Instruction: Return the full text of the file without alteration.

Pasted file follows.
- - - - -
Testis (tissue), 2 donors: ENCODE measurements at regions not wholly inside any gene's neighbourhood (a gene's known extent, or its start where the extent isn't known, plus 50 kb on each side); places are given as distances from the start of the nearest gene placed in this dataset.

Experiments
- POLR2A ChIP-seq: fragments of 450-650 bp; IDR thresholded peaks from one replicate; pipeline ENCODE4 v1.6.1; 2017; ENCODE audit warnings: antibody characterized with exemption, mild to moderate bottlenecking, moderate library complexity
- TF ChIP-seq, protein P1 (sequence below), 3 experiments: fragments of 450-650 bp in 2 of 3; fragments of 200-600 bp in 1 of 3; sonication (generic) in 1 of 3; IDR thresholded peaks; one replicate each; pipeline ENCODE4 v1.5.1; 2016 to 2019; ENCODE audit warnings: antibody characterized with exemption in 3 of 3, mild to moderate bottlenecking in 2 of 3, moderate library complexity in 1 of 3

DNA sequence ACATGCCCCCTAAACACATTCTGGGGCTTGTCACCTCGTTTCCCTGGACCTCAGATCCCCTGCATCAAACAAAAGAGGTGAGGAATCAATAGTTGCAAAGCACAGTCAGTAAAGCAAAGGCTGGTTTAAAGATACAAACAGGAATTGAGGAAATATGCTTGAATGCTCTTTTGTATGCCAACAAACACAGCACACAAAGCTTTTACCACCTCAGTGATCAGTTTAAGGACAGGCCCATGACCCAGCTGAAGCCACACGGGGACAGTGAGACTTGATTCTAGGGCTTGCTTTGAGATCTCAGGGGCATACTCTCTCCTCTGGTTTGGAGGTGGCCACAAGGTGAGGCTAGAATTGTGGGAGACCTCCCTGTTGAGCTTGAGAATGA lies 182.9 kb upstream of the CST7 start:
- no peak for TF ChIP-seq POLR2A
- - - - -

Testis (tissue), 2 donors: ENCODE measurements at regions not wholly inside any gene's neighbourhood (a gene's known extent, or its start where the extent isn't known, plus 50 kb on each side); places are given as distances from the start of the nearest gene placed in this dataset.

Experiments
- POLR2A ChIP-seq: fragments of 450-650 bp; IDR thresholded peaks from one replicate; pipeline ENCODE4 v1.6.1; 2017; ENCODE audit warnings: antibody characterized with exemption, mild to moderate bottlenecking, moderate library complexity
- TF ChIP-seq, protein P1 (sequence below), 3 experiments: fragments of 450-650 bp in 2 of 3; fragments of 200-600 bp in 1 of 3; sonication (generic) in 1 of 3; IDR thresholded peaks; one replicate each; pipeline ENCODE4 v1.5.1; 2016 to 2019; ENCODE audit warnings: antibody characterized with exemption in 3 of 3, mild to moderate bottlenecking in 2 of 3, moderate library complexity in 1 of 3

DNA sequence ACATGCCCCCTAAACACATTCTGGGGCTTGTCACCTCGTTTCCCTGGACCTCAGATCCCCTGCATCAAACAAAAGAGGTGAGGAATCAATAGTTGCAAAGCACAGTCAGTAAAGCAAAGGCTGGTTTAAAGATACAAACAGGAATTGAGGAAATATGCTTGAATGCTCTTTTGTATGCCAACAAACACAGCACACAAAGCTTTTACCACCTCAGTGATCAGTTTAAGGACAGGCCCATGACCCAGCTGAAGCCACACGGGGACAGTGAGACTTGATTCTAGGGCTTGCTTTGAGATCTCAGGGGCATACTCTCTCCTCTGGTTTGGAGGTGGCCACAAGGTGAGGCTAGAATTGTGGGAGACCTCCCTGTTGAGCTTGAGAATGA lies 182.9 kb upstream of the CST7 start:
- no peak for TF ChIP-seq POLR2A